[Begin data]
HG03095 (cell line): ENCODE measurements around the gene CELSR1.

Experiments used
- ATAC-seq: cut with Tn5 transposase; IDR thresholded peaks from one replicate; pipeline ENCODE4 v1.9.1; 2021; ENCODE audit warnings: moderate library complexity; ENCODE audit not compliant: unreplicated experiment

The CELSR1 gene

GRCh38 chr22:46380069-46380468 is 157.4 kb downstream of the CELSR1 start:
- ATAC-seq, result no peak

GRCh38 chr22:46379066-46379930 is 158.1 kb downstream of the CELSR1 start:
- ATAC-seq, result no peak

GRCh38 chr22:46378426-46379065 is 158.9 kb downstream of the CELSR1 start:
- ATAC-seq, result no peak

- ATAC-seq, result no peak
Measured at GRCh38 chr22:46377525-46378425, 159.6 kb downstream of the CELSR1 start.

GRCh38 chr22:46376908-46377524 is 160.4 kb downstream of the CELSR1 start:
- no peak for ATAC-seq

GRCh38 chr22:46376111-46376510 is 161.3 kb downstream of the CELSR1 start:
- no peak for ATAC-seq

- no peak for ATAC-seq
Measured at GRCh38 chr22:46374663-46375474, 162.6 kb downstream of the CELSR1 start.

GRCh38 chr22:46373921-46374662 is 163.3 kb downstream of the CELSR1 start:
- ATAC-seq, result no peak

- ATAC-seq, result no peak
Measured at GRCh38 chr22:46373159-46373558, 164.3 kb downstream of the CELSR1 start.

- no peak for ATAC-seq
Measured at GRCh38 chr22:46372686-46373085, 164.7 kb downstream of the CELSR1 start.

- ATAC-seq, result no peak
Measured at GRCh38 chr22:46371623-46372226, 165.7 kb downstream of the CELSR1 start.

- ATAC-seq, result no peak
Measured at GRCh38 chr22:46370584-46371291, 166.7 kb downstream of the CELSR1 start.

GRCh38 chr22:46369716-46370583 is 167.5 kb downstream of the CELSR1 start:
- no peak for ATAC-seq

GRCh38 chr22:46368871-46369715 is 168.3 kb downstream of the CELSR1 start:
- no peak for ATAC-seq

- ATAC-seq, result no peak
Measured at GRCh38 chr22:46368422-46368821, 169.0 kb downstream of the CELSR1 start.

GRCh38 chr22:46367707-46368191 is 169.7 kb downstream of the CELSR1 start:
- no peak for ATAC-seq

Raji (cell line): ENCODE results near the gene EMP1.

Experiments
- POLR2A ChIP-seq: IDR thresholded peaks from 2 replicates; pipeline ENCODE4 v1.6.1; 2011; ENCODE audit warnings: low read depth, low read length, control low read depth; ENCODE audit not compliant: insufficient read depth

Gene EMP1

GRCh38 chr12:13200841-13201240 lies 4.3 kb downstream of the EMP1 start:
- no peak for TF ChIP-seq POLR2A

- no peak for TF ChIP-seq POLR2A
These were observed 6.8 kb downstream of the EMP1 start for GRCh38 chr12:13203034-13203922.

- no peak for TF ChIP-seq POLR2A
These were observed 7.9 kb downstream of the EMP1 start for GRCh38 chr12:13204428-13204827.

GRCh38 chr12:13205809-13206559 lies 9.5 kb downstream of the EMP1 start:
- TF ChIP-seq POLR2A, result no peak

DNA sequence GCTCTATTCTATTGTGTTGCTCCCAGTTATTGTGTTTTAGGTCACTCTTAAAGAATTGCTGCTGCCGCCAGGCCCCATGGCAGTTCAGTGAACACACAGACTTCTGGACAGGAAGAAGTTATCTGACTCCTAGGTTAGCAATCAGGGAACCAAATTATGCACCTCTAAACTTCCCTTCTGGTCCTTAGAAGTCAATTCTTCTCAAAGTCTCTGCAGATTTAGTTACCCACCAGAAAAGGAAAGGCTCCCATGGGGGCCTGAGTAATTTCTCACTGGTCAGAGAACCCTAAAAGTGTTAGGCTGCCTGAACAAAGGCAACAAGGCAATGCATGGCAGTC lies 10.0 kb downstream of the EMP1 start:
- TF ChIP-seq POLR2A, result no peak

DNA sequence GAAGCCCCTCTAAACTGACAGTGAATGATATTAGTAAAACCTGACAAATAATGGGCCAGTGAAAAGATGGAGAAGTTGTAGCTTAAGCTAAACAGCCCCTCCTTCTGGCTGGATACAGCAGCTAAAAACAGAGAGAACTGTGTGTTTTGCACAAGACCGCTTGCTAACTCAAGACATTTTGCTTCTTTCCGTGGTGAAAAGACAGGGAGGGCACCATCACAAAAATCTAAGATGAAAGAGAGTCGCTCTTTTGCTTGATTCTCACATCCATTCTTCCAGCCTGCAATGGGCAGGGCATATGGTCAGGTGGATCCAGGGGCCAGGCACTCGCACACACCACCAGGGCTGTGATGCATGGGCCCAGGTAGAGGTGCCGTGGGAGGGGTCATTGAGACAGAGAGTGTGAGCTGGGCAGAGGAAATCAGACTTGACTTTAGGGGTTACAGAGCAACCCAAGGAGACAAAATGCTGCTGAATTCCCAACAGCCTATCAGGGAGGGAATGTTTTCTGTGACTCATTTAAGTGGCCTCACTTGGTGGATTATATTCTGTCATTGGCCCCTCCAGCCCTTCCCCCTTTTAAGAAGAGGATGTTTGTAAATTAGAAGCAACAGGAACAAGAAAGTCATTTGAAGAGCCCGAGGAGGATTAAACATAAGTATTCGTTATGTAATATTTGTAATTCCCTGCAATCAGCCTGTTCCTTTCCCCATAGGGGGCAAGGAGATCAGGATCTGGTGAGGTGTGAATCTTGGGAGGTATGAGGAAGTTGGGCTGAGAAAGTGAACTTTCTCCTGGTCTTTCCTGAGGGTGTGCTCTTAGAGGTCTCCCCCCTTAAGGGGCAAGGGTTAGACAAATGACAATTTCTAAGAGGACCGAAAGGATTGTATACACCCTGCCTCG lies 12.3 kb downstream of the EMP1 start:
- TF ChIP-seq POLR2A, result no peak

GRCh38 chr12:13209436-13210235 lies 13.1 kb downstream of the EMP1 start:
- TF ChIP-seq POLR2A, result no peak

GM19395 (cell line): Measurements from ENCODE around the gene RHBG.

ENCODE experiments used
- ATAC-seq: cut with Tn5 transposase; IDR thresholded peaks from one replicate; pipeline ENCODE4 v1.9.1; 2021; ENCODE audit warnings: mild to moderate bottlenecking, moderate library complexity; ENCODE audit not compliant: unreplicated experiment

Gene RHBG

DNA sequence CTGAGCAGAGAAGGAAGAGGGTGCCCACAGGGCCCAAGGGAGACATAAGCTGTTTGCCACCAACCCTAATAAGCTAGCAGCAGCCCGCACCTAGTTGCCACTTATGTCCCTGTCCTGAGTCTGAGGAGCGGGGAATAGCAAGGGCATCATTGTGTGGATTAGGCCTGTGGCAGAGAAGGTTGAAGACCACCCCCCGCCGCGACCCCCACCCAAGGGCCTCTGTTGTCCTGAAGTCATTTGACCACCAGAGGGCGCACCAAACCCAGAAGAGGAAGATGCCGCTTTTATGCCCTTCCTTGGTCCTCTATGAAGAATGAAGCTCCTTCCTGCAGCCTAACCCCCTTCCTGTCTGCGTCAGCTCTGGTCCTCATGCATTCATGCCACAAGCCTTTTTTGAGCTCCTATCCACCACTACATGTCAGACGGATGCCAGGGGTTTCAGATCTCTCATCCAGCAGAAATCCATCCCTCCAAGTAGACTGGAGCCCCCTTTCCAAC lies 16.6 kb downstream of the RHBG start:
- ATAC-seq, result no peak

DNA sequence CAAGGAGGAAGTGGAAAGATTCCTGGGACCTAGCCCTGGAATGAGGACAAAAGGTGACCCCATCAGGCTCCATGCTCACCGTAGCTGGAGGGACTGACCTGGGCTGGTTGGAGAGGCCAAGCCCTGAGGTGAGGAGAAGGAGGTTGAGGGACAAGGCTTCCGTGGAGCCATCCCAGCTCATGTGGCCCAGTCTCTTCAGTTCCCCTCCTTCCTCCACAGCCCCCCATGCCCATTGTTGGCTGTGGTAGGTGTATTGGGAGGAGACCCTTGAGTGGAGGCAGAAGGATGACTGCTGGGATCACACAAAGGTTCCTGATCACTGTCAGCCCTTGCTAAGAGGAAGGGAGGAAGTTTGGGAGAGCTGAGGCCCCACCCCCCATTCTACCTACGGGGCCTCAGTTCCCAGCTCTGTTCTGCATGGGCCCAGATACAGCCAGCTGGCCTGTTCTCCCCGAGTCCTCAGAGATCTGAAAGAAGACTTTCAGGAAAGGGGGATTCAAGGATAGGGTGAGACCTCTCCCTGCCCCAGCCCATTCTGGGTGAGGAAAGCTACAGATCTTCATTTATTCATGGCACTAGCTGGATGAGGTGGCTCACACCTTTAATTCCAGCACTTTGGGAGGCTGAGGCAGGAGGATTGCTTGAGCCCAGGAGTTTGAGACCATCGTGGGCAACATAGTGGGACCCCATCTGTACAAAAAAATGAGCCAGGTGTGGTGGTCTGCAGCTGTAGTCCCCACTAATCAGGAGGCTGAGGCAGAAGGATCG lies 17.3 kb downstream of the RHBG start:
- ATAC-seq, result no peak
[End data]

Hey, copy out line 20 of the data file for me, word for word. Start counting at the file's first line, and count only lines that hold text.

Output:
- ATAC-seq, result no peak